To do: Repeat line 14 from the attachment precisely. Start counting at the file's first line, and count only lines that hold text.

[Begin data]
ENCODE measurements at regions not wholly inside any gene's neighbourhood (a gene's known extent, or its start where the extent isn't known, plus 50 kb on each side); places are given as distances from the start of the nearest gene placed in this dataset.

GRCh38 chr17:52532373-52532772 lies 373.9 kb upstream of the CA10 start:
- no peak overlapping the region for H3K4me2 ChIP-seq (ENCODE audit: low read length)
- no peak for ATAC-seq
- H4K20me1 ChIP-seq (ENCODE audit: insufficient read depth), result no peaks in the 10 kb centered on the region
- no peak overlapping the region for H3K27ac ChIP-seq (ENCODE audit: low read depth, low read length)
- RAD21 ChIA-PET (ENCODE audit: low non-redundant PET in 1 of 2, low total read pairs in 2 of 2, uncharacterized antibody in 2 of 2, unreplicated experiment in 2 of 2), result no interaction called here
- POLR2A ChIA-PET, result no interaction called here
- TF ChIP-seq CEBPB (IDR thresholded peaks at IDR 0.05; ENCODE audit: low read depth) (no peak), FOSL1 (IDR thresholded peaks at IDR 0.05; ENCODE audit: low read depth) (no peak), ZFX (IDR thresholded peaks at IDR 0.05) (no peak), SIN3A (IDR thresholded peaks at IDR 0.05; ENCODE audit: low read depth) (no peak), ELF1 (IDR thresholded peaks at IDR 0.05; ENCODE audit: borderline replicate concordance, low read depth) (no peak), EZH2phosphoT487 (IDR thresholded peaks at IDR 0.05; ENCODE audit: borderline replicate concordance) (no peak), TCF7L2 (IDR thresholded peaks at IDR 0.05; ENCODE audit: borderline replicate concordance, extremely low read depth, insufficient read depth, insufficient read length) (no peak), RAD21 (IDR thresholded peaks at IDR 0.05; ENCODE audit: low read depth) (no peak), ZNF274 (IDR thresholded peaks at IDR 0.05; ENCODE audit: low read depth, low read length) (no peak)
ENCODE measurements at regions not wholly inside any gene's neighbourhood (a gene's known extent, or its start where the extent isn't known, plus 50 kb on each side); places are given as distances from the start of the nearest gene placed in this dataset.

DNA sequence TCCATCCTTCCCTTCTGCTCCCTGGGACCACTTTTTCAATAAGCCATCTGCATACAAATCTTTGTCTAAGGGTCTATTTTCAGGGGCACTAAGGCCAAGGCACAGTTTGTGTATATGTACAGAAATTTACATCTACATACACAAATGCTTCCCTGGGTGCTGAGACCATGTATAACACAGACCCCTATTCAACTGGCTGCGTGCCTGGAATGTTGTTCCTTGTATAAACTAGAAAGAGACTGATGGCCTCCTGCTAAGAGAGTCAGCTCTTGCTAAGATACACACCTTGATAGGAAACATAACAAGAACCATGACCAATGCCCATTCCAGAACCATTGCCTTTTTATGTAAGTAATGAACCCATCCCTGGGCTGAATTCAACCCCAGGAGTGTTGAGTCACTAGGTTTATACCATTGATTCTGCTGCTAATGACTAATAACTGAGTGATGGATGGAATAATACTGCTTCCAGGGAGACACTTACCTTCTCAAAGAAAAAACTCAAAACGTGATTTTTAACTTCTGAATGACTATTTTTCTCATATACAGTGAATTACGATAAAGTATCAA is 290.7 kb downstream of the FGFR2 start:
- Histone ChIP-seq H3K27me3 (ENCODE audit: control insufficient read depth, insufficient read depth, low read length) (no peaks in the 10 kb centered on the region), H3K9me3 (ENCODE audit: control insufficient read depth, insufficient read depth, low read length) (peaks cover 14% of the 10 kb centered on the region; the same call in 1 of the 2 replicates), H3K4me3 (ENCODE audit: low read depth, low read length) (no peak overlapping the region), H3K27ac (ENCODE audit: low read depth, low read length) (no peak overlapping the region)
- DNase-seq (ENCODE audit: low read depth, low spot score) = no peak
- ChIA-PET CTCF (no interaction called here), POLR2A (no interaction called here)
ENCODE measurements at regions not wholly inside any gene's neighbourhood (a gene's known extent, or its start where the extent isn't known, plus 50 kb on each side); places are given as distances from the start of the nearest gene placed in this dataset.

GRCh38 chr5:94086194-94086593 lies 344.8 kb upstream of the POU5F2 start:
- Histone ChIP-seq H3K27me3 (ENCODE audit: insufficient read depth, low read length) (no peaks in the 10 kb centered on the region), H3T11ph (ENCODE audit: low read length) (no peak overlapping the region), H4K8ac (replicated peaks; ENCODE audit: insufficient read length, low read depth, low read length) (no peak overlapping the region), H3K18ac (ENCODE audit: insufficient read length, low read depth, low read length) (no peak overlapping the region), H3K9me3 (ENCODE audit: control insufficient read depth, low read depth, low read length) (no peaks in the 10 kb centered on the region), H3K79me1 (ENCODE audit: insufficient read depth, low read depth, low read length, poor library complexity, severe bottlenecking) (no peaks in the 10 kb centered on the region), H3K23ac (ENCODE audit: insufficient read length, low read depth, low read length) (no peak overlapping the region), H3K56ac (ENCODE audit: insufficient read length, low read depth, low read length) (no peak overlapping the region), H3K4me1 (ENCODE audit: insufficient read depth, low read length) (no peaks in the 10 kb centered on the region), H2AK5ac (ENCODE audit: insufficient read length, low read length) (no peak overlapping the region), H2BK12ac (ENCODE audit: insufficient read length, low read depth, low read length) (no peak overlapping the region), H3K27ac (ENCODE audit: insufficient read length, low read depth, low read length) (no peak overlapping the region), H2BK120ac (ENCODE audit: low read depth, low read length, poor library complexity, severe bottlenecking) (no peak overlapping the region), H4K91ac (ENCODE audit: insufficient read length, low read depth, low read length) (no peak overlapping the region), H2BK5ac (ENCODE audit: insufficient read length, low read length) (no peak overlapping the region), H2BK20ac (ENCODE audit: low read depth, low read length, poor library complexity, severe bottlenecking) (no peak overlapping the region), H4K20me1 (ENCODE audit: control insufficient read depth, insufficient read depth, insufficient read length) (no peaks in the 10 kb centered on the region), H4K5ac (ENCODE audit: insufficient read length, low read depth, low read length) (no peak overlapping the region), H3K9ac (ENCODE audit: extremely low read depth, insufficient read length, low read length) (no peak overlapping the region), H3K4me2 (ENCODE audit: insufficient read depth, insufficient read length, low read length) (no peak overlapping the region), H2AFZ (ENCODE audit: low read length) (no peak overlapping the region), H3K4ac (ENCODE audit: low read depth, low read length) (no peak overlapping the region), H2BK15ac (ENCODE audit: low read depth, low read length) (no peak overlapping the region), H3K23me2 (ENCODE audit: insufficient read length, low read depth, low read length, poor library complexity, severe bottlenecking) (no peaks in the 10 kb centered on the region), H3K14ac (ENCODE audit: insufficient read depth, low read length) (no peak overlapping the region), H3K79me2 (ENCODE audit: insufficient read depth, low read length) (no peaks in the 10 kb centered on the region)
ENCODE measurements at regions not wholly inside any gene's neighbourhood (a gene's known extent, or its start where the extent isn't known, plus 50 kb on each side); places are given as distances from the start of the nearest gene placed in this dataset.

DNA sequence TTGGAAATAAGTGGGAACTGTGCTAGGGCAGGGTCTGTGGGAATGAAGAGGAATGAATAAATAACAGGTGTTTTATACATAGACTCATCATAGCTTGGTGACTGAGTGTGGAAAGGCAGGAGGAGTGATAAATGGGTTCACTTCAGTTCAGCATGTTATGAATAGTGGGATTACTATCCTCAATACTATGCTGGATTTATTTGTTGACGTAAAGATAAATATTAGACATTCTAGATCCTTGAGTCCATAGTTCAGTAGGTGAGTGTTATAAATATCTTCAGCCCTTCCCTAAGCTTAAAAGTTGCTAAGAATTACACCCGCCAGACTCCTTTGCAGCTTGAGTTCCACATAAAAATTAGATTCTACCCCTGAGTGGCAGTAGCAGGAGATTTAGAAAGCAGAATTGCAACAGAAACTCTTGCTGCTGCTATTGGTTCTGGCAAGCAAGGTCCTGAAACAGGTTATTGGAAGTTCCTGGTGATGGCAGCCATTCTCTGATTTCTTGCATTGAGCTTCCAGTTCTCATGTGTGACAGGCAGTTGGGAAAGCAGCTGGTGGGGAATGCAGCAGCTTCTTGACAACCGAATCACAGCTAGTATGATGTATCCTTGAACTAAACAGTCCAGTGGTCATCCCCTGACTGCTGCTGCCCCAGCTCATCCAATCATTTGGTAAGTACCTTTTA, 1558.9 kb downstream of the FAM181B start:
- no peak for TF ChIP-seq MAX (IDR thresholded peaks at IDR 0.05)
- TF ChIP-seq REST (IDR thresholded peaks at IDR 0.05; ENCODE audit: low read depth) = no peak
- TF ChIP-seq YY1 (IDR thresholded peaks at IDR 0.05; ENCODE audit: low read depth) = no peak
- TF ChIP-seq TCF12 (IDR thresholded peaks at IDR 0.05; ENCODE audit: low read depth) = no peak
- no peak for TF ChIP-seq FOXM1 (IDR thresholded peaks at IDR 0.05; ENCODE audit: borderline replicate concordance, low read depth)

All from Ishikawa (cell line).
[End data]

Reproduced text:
- ChIA-PET CTCF (no interaction called here), POLR2A (no interaction called here)